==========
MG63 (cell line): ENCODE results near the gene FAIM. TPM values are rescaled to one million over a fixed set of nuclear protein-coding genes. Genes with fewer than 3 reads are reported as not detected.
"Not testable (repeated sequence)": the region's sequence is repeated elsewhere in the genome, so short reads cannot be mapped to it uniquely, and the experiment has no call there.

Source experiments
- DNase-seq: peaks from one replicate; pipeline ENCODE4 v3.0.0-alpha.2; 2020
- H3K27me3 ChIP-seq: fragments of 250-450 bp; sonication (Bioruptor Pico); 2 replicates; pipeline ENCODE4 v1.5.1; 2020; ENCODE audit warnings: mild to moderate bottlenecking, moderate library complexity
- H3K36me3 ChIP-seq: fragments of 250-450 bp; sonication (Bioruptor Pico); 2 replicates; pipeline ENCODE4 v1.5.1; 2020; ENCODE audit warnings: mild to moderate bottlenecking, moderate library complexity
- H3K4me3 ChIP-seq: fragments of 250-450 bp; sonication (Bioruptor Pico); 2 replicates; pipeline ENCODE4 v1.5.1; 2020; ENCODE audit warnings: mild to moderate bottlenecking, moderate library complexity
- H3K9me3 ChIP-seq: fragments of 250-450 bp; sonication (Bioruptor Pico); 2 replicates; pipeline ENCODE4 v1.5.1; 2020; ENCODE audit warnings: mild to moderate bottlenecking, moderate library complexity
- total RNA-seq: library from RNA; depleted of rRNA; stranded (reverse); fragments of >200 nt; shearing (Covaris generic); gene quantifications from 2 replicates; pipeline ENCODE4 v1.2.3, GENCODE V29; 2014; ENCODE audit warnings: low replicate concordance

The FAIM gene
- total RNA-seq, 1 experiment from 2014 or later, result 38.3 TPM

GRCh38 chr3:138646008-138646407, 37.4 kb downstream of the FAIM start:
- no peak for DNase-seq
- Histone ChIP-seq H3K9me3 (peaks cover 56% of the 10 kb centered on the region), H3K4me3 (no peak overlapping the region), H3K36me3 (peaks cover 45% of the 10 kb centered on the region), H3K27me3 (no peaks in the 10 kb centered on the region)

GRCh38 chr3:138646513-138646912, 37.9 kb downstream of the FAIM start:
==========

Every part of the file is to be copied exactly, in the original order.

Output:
MG63 (cell line): ENCODE results near the gene FAIM. TPM values are rescaled to one million over a fixed set of nuclear protein-coding genes. Genes with fewer than 3 reads are reported as not detected.
"Not testable (repeated sequence)": the region's sequence is repeated elsewhere in the genome, so short reads cannot be mapped to it uniquely, and the experiment has no call there.

Source experiments
- DNase-seq: peaks from one replicate; pipeline ENCODE4 v3.0.0-alpha.2; 2020
- H3K27me3 ChIP-seq: fragments of 250-450 bp; sonication (Bioruptor Pico); 2 replicates; pipeline ENCODE4 v1.5.1; 2020; ENCODE audit warnings: mild to moderate bottlenecking, moderate library complexity
- H3K36me3 ChIP-seq: fragments of 250-450 bp; sonication (Bioruptor Pico); 2 replicates; pipeline ENCODE4 v1.5.1; 2020; ENCODE audit warnings: mild to moderate bottlenecking, moderate library complexity
- H3K4me3 ChIP-seq: fragments of 250-450 bp; sonication (Bioruptor Pico); 2 replicates; pipeline ENCODE4 v1.5.1; 2020; ENCODE audit warnings: mild to moderate bottlenecking, moderate library complexity
- H3K9me3 ChIP-seq: fragments of 250-450 bp; sonication (Bioruptor Pico); 2 replicates; pipeline ENCODE4 v1.5.1; 2020; ENCODE audit warnings: mild to moderate bottlenecking, moderate library complexity
- total RNA-seq: library from RNA; depleted of rRNA; stranded (reverse); fragments of >200 nt; shearing (Covaris generic); gene quantifications from 2 replicates; pipeline ENCODE4 v1.2.3, GENCODE V29; 2014; ENCODE audit warnings: low replicate concordance

The FAIM gene
- total RNA-seq, 1 experiment from 2014 or later, result 38.3 TPM

GRCh38 chr3:138646008-138646407, 37.4 kb downstream of the FAIM start:
- no peak for DNase-seq
- Histone ChIP-seq H3K9me3 (peaks cover 56% of the 10 kb centered on the region), H3K4me3 (no peak overlapping the region), H3K36me3 (peaks cover 45% of the 10 kb centered on the region), H3K27me3 (no peaks in the 10 kb centered on the region)

GRCh38 chr3:138646513-138646912, 37.9 kb downstream of the FAIM start: